- Council working with the college, community groups etc. and liaise with or commission a local person or group to review social media content and circulate information which is relevant to the local area, specifically linking with younger people in Copeland who are active on social media.
- Making recycling mandatory in residential, commercial and public spaces/premises.
- Ensuring that future road builing or widening schemes take into account whether the purpose of these plans fits in withthe climate change agenda.
- Making Copeland plastic bag free by 2023.
- Working with the hospitality sector to reduce its carbon impact.
- Making it easier for people to cycle as much as possible.
- Having a public consultation process (with youth groups, schools, and representative communities, businesses etc. including a number of dedicated sessions for members of the Peoples’ Panel) delivered by impartial parties to give information about the energy and carbon potentials of nuclear power.
- Making it as easy as possible for people not to use their cars.
- Reducing car journies to schools.
- Making Cumbria ready to implement a hydrogen (fuel) strategy.
Read the Panel’s full report here.
The Copeland Young People’s report, which accompanies the Panel’s report, will be published on here in due course.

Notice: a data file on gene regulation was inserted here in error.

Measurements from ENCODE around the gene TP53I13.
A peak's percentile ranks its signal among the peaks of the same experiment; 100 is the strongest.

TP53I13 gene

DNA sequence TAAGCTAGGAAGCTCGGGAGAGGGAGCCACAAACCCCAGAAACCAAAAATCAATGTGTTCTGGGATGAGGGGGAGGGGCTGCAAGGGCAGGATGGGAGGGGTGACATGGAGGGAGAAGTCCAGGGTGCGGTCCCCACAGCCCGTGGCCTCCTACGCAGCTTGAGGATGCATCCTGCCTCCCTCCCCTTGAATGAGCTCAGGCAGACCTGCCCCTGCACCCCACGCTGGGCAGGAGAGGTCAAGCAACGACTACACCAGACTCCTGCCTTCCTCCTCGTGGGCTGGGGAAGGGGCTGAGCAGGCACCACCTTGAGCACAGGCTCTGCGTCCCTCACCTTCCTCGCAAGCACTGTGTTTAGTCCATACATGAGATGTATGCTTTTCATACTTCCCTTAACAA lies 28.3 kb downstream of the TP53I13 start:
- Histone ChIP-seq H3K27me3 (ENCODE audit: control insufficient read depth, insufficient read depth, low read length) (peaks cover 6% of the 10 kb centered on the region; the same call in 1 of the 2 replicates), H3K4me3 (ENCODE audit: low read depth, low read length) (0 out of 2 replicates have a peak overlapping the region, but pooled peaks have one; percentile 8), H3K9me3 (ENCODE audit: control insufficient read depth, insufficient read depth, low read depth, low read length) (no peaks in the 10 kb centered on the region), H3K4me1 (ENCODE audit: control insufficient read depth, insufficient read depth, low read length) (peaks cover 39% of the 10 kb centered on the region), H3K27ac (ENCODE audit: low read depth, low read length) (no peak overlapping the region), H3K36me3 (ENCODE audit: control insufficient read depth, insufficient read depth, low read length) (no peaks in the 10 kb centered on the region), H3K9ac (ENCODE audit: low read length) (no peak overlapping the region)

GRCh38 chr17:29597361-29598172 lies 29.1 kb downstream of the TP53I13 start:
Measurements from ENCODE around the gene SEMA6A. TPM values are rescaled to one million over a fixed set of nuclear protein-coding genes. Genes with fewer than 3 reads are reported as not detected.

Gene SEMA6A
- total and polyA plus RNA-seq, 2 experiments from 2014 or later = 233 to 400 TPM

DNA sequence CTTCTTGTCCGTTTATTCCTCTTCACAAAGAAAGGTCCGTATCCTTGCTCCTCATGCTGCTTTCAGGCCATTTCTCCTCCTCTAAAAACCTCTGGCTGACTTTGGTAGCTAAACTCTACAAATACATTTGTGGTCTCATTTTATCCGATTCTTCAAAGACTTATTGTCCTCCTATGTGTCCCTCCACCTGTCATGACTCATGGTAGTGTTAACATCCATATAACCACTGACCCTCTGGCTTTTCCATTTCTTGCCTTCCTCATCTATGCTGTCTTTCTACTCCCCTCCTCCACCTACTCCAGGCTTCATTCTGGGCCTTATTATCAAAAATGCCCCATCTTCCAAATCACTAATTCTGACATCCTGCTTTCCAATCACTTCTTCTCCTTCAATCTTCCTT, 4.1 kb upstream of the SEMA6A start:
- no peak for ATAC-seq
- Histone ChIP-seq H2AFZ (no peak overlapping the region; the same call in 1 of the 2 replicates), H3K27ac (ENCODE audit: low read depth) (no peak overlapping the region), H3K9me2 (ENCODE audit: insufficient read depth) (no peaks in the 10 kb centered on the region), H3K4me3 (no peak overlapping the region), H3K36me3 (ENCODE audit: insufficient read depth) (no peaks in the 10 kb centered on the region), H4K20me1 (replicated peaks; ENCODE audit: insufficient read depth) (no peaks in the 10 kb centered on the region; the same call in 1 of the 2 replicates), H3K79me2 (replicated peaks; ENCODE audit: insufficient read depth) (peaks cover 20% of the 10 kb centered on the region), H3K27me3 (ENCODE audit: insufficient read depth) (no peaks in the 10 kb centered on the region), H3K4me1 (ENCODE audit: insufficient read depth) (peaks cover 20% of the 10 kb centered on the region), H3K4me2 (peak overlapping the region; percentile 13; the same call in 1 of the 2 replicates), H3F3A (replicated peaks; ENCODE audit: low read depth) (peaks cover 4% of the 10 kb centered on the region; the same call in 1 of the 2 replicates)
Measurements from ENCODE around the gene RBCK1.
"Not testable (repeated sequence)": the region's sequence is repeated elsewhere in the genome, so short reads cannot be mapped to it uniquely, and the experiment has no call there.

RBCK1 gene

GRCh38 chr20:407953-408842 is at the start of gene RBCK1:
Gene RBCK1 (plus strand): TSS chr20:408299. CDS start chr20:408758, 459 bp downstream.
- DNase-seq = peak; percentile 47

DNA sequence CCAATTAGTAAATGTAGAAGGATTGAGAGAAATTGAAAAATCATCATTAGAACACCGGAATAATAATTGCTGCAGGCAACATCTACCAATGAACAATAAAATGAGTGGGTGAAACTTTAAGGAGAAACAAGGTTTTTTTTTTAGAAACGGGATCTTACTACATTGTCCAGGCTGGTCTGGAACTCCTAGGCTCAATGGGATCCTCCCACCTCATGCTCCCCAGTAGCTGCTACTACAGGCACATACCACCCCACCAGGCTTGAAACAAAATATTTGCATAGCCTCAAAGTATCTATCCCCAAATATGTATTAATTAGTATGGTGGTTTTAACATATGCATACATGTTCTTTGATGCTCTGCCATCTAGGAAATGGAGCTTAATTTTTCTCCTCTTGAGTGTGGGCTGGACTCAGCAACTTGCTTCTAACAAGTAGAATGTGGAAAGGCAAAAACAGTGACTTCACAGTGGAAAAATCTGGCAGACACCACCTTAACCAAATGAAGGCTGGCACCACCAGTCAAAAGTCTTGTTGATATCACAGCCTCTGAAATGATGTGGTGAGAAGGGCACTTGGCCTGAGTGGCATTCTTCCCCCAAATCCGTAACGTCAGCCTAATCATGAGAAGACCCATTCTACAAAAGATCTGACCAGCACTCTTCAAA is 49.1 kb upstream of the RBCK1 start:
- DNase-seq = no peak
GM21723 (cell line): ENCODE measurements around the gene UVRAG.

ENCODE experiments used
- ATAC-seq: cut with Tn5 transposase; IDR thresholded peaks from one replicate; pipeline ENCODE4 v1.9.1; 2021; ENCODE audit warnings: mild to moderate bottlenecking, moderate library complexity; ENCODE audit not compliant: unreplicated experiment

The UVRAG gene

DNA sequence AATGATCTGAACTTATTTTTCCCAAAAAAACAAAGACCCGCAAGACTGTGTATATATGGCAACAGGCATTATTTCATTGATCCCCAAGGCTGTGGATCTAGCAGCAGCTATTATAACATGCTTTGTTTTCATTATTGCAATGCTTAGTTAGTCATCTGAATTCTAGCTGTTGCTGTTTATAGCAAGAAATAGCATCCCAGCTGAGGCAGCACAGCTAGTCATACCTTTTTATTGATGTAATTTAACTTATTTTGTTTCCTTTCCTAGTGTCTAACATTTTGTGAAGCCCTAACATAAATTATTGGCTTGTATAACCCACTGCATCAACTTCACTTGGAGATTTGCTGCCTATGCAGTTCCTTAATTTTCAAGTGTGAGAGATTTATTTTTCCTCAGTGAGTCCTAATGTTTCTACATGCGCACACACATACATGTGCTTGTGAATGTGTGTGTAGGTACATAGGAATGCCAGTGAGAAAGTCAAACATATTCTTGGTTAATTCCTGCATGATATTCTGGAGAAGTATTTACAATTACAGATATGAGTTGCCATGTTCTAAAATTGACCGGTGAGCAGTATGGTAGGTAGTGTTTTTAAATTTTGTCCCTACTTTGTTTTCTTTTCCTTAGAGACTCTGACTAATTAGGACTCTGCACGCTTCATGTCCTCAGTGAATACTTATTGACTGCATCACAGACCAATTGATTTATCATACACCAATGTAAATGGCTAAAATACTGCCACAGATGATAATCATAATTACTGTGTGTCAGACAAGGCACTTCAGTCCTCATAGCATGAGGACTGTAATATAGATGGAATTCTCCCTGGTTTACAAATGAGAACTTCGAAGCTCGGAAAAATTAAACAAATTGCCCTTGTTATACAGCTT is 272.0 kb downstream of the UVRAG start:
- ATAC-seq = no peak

In a collective statement, the Panel said:
“It has been a privilege for us to take part in the Copeland People’s Panel on climate change.
“We have shared together as a group our passion for our area and have developed a can do, let’s do attitude when discussing the climate emergency that we are facing. We have been inspired by the work of young people in youth groups across Copeland and our recommendations echo what many of them have said.
“We all want a better Copeland.
“We all want a future and we all believe we must leave a legacy for future generations.
“We have become hopeful by seeing the good work happening in other isolated communities where they have moved quickly to seize the opportunities available to them.
“However, we would urge local leadership to share the same enthusiasm and vision and can do, let’s do attitude that is essential for us to move forward. To demonstrate their commitment climate change must be at the heart and centre of everything that they do and say.
“We have felt the power of coming together and ask that Copeland Council harnesses the power of community involvement at the core of its vision for addressing climate change and initiates the leadership that is so badly needed.
“Local leadership must be energetic and heartfelt and build a credible vision to address the climate emergency otherwise our reality is no future. The people of Copeland will be badly let down, if the momentum started by this process is not
carried on by the local council, its representatives and others.
“We have become hopeful of what could lie ahead. A genuine commitment to our recommendations will lead to many additional opportunities, improved health and well-being, a strengthened sense of community, better air quality and more local jobs.’
The Zero Carbon Cumbria Programme is a partnership which brings together nearly 70 organisations in Cumbria spanning the public, private and third sectors, with the aim of cutting greenhouse gas emissions. It is funded through a £2.5 million grant from the National Lottery Climate Action Fund.